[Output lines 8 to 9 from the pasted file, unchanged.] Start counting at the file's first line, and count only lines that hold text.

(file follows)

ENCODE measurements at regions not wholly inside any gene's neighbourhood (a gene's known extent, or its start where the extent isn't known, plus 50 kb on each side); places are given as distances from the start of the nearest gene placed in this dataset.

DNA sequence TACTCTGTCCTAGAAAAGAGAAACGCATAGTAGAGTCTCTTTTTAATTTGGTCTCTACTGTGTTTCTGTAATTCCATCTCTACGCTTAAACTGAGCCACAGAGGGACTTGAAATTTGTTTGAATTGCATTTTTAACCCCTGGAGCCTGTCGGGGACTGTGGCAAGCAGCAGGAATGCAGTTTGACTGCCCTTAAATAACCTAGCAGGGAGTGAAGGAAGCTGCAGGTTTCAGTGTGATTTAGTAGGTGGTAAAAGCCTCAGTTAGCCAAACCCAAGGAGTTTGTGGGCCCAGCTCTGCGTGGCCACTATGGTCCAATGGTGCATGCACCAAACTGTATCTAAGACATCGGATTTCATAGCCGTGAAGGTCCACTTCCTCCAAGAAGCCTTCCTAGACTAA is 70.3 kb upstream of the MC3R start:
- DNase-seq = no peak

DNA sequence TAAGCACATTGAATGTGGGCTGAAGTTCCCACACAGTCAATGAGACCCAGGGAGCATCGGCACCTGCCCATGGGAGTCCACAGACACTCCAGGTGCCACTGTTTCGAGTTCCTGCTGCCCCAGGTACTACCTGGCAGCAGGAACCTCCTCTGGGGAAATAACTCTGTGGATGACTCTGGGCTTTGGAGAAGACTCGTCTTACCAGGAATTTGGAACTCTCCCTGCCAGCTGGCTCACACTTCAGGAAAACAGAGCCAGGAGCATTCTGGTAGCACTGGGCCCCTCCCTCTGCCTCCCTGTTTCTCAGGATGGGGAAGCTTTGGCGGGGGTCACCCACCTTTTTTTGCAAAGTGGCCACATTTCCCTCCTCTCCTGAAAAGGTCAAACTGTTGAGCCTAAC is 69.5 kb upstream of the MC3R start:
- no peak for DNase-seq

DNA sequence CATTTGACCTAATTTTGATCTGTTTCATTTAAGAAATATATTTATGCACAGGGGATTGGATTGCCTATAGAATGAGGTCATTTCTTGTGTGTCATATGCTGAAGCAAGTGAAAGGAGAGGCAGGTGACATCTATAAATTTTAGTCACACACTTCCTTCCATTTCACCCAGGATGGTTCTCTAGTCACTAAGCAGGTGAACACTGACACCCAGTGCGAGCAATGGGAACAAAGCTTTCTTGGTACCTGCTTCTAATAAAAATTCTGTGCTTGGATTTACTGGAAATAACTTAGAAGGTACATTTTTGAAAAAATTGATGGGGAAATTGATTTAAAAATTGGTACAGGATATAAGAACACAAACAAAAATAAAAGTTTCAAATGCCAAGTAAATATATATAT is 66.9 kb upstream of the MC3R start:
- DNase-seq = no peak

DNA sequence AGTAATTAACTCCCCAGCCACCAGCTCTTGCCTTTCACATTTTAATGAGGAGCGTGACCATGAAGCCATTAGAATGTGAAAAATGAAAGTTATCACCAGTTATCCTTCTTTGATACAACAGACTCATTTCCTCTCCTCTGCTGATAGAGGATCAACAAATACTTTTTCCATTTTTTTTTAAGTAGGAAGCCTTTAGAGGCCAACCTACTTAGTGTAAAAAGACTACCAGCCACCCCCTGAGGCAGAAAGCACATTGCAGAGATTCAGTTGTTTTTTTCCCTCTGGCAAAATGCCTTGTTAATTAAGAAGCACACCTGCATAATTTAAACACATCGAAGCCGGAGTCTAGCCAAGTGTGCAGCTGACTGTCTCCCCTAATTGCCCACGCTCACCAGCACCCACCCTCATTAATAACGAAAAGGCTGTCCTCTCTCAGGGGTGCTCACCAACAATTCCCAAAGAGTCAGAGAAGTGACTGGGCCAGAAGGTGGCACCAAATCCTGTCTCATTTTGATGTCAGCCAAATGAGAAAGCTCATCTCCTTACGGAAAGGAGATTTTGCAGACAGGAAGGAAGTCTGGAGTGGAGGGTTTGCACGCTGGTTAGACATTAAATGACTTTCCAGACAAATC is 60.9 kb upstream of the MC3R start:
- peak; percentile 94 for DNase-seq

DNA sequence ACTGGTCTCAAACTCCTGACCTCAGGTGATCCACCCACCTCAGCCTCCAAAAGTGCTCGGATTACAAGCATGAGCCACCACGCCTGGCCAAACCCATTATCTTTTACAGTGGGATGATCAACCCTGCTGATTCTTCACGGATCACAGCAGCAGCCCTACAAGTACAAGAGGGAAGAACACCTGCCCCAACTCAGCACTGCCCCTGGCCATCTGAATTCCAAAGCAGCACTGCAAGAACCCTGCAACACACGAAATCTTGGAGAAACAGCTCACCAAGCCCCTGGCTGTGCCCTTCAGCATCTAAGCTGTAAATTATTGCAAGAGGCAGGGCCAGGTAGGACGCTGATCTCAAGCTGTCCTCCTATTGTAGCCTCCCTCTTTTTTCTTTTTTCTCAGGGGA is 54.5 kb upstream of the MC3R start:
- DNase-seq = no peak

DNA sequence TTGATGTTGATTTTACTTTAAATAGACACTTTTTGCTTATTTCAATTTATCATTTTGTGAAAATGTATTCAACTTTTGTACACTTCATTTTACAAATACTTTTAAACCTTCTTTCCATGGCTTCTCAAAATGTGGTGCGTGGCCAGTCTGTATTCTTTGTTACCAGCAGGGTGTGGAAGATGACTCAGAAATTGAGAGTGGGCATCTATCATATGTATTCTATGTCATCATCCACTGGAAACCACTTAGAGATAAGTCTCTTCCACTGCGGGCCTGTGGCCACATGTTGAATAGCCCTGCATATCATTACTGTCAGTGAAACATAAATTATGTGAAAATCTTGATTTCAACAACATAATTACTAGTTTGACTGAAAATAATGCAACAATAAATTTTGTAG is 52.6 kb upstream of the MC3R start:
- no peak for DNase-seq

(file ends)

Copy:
DNA sequence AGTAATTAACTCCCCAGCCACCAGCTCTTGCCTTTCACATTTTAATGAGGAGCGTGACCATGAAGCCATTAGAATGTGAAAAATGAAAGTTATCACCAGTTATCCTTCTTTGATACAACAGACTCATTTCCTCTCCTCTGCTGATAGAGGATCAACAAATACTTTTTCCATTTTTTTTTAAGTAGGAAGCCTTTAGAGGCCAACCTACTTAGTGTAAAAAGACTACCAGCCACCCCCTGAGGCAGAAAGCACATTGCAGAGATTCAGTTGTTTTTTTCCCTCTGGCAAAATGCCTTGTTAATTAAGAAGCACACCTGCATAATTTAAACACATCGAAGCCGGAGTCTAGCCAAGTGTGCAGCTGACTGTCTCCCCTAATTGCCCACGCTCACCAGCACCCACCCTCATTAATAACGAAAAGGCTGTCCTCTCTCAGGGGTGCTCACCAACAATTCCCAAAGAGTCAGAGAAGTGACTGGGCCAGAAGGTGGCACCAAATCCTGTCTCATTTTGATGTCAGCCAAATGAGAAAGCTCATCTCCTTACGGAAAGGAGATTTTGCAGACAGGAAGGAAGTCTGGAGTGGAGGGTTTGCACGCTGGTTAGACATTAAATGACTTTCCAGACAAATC is 60.9 kb upstream of the MC3R start:
- peak; percentile 94 for DNase-seq